We recently visited Upton for a second (maybe third time), just after Christmas, after parting ways with our visitors in its near neighbour Pershore. It was a damp day, after many such damp days and even when the East of the country takes the worst of the rainfall, the Severn plain around is always badly affected. Worcester floods on a regular basis, but you don’t have to trawl your memories too far back to recall the disastrous floods at Tewkesbury in 2007. Come December 2012, and the rain has been falling, and when we approached Upton, just upstream, it was as though we were entering the Louisiana swamps – to say the river had burst its banks does an injustice to the water stretching as far as the eye can see. Whilst not as destructive as in 2007, that’s one of the defining characteristics of living in this area: you’re somewhat dominated by Britain’s biggest river. Mind you, Upton probably wouldn’t be here if it weren’t for the Severn. The small town of about 3,000 is located at one of the few bridges over the river Severn, the only crossing between Tewkesbury and Worcester; and combined with the meeting of the main roads between Gloucester and Worcester, and Ledbury and Evesham it seemed a good place to build a little harbour – and so a market town sprung up. This was boosted when the Severn Towing Company situated a crossing and toll office here, and the town gradually became what we see today, all little streets and coaching inns, large marina and fantastic bridge; and low-lying pastures usually filled up with Severn water.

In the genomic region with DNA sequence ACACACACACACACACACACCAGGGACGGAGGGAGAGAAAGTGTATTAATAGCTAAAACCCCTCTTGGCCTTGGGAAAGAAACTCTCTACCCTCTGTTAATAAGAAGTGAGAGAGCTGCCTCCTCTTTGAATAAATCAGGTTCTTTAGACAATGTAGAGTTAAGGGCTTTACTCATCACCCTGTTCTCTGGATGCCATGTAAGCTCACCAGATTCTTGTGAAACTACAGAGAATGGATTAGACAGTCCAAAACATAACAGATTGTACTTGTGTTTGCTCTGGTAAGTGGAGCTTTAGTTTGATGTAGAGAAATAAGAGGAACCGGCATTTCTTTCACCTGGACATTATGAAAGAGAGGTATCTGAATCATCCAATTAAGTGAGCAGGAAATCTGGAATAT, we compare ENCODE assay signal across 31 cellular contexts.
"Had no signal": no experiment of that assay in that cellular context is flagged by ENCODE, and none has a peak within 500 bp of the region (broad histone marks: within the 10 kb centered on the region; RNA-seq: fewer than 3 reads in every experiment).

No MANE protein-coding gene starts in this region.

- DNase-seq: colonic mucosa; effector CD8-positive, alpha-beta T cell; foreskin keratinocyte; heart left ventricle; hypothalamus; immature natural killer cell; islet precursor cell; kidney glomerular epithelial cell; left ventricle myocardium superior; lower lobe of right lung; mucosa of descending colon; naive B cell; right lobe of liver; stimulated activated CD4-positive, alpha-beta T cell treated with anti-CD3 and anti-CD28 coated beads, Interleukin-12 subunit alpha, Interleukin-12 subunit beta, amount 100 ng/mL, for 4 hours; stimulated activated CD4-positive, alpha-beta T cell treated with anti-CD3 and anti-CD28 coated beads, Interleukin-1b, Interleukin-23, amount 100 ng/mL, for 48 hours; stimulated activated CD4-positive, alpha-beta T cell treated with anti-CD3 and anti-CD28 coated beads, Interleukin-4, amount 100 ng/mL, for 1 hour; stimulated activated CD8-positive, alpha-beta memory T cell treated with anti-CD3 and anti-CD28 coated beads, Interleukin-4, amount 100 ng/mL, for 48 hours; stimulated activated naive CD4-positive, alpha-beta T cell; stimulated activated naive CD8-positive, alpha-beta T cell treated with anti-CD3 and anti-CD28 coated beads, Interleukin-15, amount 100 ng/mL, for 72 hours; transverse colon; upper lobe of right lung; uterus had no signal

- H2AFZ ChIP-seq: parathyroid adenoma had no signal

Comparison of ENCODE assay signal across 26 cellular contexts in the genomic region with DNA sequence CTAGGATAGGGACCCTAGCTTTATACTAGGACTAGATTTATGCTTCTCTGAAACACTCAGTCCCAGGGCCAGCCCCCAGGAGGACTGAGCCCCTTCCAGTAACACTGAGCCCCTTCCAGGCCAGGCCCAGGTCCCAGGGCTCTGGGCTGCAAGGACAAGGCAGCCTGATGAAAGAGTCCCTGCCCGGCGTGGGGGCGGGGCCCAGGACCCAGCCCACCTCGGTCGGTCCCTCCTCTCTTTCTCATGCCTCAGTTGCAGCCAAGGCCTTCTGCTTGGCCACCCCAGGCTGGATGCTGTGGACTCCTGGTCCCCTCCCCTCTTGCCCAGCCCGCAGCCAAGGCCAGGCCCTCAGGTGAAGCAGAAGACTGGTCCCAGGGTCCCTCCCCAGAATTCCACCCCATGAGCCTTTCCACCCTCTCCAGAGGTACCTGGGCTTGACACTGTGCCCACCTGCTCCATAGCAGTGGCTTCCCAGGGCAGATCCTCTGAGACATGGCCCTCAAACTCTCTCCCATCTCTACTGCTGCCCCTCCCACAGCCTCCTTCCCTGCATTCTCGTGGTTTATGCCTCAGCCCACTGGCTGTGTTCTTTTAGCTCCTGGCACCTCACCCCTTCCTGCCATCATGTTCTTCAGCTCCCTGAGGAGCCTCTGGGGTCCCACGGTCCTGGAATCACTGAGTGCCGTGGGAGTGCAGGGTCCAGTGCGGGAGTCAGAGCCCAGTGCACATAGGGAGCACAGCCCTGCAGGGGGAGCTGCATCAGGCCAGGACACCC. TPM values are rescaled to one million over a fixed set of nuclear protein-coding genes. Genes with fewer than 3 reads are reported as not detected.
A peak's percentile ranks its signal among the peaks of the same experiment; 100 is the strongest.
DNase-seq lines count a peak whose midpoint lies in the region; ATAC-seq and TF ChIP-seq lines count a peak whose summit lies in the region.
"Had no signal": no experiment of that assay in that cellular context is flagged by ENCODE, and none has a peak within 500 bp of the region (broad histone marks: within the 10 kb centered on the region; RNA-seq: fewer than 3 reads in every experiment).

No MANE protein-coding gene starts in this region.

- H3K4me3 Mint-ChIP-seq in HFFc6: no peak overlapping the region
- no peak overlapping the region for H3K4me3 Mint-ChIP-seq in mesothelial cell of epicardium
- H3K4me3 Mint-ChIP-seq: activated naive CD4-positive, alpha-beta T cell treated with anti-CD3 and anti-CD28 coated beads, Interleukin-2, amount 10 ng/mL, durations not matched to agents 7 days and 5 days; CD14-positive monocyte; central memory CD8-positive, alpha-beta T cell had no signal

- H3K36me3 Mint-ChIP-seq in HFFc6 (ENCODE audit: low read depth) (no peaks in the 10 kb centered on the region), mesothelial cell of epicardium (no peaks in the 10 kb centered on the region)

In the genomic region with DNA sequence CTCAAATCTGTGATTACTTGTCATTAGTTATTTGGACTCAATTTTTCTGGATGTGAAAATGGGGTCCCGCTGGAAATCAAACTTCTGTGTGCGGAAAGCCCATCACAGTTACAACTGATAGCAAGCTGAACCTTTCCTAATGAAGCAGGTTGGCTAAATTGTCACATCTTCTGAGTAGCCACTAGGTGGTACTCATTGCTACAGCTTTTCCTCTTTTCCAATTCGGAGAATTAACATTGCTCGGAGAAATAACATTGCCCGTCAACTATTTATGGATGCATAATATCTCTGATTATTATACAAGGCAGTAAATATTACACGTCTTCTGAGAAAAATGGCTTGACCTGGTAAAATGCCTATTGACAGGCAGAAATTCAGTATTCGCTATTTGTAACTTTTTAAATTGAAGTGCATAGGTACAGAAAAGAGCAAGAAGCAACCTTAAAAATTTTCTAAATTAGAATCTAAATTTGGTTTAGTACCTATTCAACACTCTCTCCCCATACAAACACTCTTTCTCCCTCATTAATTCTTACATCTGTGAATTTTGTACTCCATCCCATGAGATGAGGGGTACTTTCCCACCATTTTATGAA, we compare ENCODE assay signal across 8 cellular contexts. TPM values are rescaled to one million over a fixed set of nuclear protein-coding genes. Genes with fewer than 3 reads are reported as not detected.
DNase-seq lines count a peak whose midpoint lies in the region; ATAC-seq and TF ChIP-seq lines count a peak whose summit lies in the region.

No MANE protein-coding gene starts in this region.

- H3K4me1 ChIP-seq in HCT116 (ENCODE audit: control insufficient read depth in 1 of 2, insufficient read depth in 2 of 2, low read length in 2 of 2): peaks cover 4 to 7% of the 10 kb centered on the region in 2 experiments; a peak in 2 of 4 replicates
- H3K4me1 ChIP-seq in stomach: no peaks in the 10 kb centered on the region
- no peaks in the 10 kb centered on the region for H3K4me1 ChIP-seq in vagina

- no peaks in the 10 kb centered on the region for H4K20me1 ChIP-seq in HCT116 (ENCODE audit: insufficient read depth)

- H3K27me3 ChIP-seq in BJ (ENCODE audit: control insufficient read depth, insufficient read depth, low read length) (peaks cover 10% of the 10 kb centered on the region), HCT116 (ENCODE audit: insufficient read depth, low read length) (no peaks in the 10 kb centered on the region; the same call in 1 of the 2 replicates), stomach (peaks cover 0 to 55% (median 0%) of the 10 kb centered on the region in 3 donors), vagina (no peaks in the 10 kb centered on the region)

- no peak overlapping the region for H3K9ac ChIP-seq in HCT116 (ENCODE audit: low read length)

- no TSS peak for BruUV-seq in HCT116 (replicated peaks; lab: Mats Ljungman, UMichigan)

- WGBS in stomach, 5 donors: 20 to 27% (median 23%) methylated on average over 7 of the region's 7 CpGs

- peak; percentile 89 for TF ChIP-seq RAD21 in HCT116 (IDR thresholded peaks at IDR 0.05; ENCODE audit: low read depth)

Although you’re advised to pack some wellies if it’s been raining, Upton’s a lovely little stop-off. You can’t ask for much more than a sunny day by the river in the shadow of the Malvern Hills, and there’s plenty of attractive pubs and restaurants to accommodate that sort of lounging. There’s free car park at the far end of town, opposite the church: if you visit in  the summer, look over onto the rugby pitch and imagine that when we last saw it, it was full up like a swimming pool, at a level disconcertingly higher than where we were standing. As you walk towards the shops you’ll pass by all kinds of curious, low buildings bowing out onto the street, filled with curio shops, a very pleasant secondhand book shop and little galleries. The town centre is really focused on the junction of the High Street and New Street, and this is where you’ll find the two formal charity shops. RSPCA is small and poky, but with a few interesting odds and ends. St Richards Hospice is larger and contains a better range of stock – there’s usually some nice clothes here, along with the usual trinkets and books. Note the distinctive aroma about the place though – not worked out what it is yet. These are both on the main drag, with plenty of other useful or cutesie shops, plus (best of all!) a Map Shop.